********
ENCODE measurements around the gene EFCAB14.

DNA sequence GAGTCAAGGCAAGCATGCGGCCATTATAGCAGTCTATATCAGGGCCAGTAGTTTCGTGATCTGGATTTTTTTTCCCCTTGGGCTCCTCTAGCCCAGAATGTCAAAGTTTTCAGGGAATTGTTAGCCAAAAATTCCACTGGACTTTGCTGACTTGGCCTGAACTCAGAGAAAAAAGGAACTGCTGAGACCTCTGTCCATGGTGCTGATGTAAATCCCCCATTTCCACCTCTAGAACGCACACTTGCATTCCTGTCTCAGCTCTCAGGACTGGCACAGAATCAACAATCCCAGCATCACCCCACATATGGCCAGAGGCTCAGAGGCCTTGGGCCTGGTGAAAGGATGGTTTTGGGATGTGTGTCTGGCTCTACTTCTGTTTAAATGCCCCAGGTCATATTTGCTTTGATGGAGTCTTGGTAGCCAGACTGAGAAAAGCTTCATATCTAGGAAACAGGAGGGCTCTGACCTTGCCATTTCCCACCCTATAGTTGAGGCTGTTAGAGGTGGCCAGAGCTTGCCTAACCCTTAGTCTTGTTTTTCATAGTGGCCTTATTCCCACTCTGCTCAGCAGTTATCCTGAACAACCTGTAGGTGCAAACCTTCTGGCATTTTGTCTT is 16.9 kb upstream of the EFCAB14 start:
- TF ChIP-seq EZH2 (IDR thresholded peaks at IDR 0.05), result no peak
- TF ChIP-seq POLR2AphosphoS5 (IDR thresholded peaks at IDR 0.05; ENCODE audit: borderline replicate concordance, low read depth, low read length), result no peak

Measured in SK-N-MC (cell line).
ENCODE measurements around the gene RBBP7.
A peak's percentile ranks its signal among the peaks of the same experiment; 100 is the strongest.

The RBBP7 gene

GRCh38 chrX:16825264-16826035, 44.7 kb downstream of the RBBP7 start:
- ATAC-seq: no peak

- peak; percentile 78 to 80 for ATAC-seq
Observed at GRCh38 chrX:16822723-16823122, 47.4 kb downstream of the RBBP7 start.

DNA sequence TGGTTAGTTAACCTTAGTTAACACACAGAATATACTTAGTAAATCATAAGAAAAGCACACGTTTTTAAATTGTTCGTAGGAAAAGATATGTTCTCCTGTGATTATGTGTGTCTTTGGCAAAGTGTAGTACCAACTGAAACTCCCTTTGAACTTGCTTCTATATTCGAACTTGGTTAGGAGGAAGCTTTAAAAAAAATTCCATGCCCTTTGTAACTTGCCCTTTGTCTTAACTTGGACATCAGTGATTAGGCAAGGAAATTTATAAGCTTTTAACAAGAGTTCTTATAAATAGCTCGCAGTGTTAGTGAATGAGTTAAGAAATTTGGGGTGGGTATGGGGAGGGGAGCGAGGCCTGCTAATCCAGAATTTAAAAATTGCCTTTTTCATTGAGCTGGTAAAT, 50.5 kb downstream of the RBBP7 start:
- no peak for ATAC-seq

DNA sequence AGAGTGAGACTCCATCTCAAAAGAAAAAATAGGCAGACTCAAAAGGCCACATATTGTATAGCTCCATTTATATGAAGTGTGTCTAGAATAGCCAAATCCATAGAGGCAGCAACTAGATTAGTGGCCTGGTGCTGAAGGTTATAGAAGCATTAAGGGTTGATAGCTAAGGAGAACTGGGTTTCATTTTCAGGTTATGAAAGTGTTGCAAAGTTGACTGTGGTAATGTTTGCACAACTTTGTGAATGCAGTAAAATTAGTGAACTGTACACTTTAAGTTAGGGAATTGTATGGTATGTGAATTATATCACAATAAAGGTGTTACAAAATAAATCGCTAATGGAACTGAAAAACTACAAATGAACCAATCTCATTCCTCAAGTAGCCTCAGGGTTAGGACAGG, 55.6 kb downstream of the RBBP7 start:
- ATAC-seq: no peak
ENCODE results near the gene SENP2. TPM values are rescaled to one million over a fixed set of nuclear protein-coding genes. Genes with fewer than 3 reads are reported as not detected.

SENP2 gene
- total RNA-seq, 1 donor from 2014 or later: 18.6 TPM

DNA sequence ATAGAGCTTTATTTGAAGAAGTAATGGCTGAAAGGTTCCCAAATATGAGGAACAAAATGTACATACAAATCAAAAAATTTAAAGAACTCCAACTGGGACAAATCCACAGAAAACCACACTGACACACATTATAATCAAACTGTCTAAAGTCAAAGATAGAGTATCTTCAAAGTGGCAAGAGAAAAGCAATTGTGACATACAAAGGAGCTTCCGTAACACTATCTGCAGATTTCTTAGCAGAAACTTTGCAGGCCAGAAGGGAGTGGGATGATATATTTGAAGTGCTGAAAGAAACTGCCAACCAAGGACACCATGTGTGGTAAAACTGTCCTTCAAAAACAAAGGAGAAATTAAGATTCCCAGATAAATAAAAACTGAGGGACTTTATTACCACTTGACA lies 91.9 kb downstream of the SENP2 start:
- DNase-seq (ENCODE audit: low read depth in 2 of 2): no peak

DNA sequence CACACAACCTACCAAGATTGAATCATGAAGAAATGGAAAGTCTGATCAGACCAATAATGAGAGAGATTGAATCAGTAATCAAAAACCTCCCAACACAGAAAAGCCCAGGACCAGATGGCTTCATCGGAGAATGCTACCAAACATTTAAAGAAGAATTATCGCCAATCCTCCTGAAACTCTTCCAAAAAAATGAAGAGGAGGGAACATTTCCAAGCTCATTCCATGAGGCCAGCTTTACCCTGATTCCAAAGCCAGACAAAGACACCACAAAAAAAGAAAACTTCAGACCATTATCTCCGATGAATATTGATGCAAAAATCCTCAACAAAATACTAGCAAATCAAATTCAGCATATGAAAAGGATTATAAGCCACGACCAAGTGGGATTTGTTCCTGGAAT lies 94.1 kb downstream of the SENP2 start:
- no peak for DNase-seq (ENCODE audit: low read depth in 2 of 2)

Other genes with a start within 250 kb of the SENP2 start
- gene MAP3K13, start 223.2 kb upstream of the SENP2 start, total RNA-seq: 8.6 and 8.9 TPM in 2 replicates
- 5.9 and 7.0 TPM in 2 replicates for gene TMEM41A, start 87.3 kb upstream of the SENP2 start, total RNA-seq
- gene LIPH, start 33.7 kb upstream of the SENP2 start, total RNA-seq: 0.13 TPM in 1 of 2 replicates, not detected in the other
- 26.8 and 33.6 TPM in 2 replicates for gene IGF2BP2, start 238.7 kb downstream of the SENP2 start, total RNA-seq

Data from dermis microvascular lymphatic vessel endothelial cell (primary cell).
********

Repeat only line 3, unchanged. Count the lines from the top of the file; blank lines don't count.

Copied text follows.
- TF ChIP-seq EZH2 (IDR thresholded peaks at IDR 0.05), result no peak